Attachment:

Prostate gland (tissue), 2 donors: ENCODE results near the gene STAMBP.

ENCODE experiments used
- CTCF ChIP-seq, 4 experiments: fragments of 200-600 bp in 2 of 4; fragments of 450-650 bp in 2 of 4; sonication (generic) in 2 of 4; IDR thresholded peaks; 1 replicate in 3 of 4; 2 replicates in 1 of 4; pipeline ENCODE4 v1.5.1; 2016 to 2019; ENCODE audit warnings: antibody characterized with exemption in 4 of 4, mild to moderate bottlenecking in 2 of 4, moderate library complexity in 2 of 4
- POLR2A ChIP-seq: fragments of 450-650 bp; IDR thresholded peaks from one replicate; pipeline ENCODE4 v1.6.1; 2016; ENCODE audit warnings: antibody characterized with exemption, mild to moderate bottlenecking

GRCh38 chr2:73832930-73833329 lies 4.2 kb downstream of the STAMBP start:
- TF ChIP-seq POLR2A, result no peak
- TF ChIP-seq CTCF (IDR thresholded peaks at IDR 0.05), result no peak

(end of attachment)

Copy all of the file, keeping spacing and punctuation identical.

Prostate gland (tissue), 2 donors: ENCODE results near the gene STAMBP.

ENCODE experiments used
- CTCF ChIP-seq, 4 experiments: fragments of 200-600 bp in 2 of 4; fragments of 450-650 bp in 2 of 4; sonication (generic) in 2 of 4; IDR thresholded peaks; 1 replicate in 3 of 4; 2 replicates in 1 of 4; pipeline ENCODE4 v1.5.1; 2016 to 2019; ENCODE audit warnings: antibody characterized with exemption in 4 of 4, mild to moderate bottlenecking in 2 of 4, moderate library complexity in 2 of 4
- POLR2A ChIP-seq: fragments of 450-650 bp; IDR thresholded peaks from one replicate; pipeline ENCODE4 v1.6.1; 2016; ENCODE audit warnings: antibody characterized with exemption, mild to moderate bottlenecking

GRCh38 chr2:73832930-73833329 lies 4.2 kb downstream of the STAMBP start:
- TF ChIP-seq POLR2A, result no peak
- TF ChIP-seq CTCF (IDR thresholded peaks at IDR 0.05), result no peak